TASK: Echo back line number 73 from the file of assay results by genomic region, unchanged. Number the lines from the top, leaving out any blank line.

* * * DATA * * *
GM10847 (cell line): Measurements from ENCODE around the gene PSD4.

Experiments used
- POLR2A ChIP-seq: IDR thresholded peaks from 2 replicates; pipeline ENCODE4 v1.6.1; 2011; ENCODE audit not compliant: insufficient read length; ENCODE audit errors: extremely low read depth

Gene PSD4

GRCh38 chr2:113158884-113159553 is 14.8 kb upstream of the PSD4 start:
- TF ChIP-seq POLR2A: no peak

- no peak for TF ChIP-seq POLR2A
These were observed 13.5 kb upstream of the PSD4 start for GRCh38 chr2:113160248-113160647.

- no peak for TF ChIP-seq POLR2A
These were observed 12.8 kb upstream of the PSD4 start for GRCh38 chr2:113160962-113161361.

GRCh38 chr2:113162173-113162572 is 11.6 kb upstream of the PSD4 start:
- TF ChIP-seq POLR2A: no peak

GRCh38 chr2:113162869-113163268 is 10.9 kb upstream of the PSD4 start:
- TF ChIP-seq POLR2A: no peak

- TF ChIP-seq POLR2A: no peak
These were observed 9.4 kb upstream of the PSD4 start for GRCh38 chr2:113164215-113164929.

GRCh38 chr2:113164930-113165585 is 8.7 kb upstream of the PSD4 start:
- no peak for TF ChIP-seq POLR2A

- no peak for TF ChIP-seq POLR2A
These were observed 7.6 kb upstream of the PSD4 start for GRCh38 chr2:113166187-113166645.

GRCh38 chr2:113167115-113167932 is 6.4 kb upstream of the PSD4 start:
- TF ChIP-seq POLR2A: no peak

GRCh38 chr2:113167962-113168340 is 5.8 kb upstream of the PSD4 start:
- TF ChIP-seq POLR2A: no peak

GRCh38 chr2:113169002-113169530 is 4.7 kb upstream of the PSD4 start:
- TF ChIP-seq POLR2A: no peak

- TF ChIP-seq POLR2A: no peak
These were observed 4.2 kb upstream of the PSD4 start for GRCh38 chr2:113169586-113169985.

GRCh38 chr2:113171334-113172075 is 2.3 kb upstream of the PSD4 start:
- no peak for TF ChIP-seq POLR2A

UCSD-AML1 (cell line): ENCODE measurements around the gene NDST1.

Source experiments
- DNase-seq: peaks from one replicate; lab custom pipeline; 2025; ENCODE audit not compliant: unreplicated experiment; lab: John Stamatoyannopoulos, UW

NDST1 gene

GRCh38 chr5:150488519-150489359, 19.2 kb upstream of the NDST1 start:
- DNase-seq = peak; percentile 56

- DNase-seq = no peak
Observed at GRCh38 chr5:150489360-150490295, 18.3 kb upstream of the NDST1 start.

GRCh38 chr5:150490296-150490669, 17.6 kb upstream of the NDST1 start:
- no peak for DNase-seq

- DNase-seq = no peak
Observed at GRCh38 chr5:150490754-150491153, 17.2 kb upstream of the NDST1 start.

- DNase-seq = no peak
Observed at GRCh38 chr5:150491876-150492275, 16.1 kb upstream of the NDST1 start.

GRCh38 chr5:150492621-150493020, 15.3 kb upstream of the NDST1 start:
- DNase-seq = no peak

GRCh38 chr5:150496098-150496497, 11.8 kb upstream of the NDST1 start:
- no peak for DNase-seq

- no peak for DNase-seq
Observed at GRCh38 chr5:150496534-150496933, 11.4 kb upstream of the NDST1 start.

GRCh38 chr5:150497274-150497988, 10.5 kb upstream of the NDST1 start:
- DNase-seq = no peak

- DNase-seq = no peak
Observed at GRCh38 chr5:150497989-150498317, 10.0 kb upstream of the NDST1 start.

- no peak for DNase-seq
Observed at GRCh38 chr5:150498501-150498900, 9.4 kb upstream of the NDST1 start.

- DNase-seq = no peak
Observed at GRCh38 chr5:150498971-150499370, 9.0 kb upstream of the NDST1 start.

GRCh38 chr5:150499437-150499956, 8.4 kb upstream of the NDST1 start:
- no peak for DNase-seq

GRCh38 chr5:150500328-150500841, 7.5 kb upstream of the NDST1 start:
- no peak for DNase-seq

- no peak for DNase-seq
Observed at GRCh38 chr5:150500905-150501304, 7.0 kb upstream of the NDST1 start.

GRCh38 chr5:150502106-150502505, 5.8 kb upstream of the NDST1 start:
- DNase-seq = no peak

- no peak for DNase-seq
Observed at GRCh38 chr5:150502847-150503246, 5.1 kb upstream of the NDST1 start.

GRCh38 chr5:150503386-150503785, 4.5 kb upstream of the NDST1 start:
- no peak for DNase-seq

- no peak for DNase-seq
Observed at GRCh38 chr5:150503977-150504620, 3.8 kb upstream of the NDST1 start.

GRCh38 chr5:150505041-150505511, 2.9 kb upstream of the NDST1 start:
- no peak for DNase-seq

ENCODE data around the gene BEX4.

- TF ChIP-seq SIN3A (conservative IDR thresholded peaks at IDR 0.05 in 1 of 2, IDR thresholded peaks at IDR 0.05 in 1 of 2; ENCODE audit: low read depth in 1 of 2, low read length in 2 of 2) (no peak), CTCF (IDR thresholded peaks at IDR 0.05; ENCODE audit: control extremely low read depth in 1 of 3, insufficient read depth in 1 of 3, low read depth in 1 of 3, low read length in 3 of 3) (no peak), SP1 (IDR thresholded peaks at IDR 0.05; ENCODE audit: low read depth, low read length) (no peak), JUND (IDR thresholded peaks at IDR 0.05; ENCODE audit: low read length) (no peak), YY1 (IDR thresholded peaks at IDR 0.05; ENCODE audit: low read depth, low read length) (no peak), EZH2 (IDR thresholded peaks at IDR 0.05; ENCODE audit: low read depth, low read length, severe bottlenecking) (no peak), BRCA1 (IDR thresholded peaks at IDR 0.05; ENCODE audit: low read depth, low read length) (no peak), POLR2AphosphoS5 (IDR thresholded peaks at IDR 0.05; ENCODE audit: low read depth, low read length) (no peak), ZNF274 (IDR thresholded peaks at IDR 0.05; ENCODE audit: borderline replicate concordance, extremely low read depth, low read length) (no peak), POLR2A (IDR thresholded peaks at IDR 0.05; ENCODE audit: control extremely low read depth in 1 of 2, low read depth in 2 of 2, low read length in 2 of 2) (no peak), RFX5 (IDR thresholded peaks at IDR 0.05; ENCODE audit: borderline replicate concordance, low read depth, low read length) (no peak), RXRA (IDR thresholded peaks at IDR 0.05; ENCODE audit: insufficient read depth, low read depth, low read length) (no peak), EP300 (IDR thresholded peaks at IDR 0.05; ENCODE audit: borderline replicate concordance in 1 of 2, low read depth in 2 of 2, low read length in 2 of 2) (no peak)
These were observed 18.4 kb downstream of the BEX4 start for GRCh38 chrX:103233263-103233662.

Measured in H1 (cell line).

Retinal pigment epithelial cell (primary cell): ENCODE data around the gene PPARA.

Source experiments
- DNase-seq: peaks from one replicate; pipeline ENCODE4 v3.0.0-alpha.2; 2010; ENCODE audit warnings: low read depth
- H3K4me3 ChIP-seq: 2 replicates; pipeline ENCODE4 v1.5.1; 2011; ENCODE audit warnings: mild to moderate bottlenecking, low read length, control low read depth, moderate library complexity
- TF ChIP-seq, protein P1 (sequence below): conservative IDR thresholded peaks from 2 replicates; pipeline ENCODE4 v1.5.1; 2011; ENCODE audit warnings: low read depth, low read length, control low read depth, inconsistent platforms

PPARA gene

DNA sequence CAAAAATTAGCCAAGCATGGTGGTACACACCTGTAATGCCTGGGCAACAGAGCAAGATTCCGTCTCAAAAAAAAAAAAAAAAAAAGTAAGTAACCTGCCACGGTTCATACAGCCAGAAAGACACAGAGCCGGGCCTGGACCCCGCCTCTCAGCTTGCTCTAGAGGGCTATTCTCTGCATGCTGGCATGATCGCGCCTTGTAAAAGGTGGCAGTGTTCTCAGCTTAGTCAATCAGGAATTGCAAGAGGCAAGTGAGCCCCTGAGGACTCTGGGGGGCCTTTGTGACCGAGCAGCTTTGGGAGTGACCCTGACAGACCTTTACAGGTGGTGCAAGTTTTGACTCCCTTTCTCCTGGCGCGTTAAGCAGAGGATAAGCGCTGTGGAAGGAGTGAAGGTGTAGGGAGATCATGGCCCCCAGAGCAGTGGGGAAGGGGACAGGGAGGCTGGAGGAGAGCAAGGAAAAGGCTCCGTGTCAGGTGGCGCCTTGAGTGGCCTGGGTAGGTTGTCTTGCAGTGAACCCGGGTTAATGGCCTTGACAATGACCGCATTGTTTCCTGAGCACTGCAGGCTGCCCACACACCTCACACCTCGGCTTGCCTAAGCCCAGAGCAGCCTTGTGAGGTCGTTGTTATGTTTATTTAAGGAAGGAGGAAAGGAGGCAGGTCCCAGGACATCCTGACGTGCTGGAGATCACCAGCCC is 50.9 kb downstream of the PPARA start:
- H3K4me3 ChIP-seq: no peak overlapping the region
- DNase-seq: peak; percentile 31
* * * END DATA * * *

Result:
GRCh38 chr5:150505041-150505511, 2.9 kb upstream of the NDST1 start: